Tuesday's Senate Armed Services Committee hearing will be the first time in nearly 10 years that military leaders can discuss strategies with lawmakers in a full hearing to address the epidemic of sexual assault in the military.
For decades, military leaders have insisted they had the tools to stop sexual assault within the ranks even as they lamented their inability to find a “silver bullet” solution. On Tuesday, after years of trainings, public awareness campaigns, and other administrative directives failed to decrease the rate of military sexual violence, the Senate Armed Services Committee will hold its first full hearing in nearly 10 years, one that could lead to fundamental changes to the way the armed forces deal with a problem Defense Secretary Chuck Hagel has called a “scourge.”
Expect to see mostly men.
Of the 20 officials testifying, only five will be women and, of those, only three are in positions of leadership within the armed forces.
Gen. Martin Dempsey and top representatives from all branches of the military will face more intense scrutiny from committee members than ever before thanks to unprecedented momentum to reduce the number of sexual assaults that occur each year. There are multiple bills in both the Senate and the House that would change the system.
In the most radical departure from current military policy, New York Sen. Kirsten Gillibrand proposed a bill that would remove sexual assault prosecutions from the military chain of command entirely.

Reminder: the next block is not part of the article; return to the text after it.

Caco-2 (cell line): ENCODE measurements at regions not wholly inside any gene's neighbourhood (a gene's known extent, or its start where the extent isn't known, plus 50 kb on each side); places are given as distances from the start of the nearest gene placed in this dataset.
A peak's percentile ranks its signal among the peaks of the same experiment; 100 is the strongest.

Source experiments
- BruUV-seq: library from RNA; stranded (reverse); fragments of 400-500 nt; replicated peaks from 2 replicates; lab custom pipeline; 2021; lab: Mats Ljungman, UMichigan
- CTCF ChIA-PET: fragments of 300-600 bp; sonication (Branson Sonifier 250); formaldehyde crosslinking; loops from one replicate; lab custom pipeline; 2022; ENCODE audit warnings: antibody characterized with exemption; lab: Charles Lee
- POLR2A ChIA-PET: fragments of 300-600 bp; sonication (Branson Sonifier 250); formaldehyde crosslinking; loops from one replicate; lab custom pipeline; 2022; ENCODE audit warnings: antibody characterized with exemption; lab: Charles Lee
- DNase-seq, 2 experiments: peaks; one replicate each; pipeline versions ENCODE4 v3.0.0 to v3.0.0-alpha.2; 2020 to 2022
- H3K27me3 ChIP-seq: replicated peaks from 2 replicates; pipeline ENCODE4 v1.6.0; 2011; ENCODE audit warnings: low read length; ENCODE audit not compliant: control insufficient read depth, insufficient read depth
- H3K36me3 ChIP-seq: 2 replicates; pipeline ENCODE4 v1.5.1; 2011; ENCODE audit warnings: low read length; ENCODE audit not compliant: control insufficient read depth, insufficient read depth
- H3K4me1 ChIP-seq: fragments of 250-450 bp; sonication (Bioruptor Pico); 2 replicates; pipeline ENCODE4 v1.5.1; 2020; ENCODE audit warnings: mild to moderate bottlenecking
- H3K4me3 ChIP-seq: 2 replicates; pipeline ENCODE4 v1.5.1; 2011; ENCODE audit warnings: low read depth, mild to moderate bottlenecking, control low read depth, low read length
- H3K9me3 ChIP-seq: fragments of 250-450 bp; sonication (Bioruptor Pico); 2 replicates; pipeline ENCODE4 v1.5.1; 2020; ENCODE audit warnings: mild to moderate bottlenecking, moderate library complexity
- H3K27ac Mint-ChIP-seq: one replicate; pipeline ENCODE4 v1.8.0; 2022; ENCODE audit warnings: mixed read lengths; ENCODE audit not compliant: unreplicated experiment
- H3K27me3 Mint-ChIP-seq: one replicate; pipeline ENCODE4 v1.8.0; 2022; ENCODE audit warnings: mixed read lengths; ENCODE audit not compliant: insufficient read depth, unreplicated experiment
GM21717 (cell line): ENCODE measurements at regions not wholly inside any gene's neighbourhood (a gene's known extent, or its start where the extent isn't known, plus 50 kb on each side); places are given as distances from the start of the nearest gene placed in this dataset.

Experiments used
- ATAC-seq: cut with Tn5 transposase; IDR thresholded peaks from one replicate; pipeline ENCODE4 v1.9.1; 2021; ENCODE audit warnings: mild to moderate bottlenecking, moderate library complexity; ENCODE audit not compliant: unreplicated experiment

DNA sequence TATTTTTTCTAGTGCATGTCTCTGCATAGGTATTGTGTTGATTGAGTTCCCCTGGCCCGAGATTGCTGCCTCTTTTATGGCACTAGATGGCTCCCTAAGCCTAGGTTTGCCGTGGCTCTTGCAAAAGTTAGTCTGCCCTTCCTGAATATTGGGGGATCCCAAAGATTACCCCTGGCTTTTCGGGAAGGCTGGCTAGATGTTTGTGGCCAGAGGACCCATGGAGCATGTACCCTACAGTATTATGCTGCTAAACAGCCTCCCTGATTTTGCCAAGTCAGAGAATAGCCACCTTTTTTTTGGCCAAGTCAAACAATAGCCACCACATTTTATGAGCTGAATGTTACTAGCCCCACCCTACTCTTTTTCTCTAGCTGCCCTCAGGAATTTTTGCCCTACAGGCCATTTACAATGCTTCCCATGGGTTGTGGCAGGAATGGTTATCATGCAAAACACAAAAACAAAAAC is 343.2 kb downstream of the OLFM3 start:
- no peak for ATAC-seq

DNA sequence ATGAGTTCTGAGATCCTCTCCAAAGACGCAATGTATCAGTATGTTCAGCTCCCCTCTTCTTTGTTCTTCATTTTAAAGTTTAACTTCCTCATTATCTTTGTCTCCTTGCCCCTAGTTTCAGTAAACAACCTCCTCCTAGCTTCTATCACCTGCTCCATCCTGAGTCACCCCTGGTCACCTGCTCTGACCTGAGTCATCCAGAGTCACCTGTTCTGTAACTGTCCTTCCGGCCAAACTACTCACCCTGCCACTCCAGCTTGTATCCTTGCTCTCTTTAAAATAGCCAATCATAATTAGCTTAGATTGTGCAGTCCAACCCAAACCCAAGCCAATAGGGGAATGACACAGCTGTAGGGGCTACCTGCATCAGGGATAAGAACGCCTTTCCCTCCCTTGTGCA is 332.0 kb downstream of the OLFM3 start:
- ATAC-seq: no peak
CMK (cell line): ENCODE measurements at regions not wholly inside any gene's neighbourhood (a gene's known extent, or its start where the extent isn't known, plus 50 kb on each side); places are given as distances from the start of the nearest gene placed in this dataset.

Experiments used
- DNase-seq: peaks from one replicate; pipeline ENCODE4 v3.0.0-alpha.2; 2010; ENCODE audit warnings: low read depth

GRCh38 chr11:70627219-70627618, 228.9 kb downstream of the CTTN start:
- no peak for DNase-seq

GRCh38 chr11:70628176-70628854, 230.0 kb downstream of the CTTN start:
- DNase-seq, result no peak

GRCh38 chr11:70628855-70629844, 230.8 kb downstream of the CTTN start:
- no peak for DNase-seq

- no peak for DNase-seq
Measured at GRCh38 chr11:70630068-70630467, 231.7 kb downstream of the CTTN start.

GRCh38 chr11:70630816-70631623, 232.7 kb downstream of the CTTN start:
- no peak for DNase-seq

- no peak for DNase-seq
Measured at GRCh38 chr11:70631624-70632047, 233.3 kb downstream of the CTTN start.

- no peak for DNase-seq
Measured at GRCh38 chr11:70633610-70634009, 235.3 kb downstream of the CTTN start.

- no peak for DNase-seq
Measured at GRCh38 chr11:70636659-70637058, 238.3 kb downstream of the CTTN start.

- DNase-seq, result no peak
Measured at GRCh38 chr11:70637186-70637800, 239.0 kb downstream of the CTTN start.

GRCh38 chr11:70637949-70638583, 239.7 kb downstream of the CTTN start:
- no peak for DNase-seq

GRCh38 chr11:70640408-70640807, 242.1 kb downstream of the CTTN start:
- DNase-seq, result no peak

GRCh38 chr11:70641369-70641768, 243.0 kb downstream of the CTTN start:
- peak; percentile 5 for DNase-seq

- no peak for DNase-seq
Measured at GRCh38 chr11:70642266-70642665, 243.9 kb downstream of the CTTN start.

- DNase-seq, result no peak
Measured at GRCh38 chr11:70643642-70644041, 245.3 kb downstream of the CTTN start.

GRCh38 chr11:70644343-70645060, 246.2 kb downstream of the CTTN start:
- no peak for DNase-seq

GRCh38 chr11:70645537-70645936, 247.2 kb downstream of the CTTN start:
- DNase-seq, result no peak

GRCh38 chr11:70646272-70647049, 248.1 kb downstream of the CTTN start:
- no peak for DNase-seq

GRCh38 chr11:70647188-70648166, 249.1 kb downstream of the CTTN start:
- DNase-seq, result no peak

“I hope the military leaders seize this opportunity for real transformational change rather than defend the status quo,” Gillibrand said in a statement. The system as it exists now, she said, “is clear broken and has a chilling effect on victims coming forward.”
Hagel and other top military officials have staunchly opposed the legislation—co-sponsored by Democratic Sens. Richard Blumenthal of Connecticut, Jeanne Shaheen of New Hampshire, and Mazie Hirono of Hawaii—arguing it would break cohesion in the ranks. But a spate of recent cases of alleged assaults, some of them involving officers tasked with preventing and responding to sexual assault and harassment, have created an opening for legislators to hold the Pentagon accountable.
“Every time there is powerful first hand evidence of the current system failing, there is mounting momentum for substantial change,” Blumenthal told MSNBC. “There is a higher level of interest than ever before. This issue is no longer abstract or theoretical.”
Other senators on the committee have also proposed changes, but two other bills, one introduced by Missouri Democrat Claire McCaskill and one co-sponsored by New Hampshire Republican Kelly Ayotte, would leave decision-making authority with military commanders. In addition to co-sponsoring Gillibrand’s bill, Shaheen introduced a bill with and Nebraska Republican Deb Fisher that would change the way the military assigns officers to sexual assault prevention positions.
Since the Pentagon released its annual report on sexual assault in May, allegations of misconduct and assault have continued to surface at a steady pace. NBC News reported Friday that three students at the United States Naval Academy are under investigation for allegedly raping a female midshipman. One week earlier, President Obama said that the plague of sexual assault threatens “the trust and discipline that makes our military strong” in his commencement address at the Academy. Secretary Hagel also decried it as a “profound betrayal” at West Point’s graduation, just days after a staff member was accused of secretly filming female cadets.
Advocates for survivors are also scheduled to testify about the need to remove sexual assault prosecution from the chain of command.
“This reform will ultimately happen,” Nancy Parrish, president of Protect Our Defenders told MSNBC. The question is, “how long will it take and how much more damage to our troops, our military and our standing in the world our leaders are willing to accept.”